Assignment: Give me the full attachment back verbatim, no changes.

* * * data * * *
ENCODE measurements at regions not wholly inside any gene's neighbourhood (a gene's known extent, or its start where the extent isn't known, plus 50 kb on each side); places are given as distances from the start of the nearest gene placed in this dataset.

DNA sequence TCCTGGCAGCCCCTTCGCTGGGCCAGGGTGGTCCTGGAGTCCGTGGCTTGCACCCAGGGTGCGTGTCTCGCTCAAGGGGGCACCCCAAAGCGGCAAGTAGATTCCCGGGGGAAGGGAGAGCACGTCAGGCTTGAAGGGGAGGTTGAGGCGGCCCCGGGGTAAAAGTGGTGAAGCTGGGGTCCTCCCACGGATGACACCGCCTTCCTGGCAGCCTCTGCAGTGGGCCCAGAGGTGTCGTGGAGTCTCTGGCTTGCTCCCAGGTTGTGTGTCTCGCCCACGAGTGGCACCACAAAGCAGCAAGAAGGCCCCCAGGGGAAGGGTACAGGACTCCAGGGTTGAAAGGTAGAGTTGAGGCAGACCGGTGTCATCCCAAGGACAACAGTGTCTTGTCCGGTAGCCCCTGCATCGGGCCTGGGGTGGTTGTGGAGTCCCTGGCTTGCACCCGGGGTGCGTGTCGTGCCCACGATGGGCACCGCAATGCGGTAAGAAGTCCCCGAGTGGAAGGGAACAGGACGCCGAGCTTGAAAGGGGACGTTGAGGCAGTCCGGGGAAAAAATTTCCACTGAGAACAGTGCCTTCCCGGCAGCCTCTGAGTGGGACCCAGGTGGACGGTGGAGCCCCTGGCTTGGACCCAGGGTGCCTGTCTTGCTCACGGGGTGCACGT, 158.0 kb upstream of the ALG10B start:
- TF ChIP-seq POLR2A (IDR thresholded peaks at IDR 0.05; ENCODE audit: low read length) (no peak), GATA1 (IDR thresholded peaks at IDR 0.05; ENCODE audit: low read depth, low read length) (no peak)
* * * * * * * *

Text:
ENCODE measurements at regions not wholly inside any gene's neighbourhood (a gene's known extent, or its start where the extent isn't known, plus 50 kb on each side); places are given as distances from the start of the nearest gene placed in this dataset.

DNA sequence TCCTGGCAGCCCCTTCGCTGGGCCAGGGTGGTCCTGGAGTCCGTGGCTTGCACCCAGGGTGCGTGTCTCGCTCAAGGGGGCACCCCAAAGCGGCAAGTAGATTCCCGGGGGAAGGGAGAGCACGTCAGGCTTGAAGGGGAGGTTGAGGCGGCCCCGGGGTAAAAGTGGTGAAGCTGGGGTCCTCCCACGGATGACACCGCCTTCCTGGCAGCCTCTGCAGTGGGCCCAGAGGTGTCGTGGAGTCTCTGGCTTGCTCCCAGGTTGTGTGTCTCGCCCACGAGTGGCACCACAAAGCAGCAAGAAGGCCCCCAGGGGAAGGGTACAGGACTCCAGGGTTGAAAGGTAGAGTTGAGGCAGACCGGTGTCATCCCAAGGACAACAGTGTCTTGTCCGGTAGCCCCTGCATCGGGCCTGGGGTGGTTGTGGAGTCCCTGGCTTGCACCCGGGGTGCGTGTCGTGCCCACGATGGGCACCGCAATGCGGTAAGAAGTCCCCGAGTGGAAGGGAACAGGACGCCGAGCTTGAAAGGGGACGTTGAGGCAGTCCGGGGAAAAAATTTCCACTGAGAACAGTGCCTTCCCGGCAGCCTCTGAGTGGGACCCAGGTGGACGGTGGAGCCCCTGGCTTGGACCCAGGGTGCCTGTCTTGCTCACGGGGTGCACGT, 158.0 kb upstream of the ALG10B start:
- TF ChIP-seq POLR2A (IDR thresholded peaks at IDR 0.05; ENCODE audit: low read length) (no peak), GATA1 (IDR thresholded peaks at IDR 0.05; ENCODE audit: low read depth, low read length) (no peak)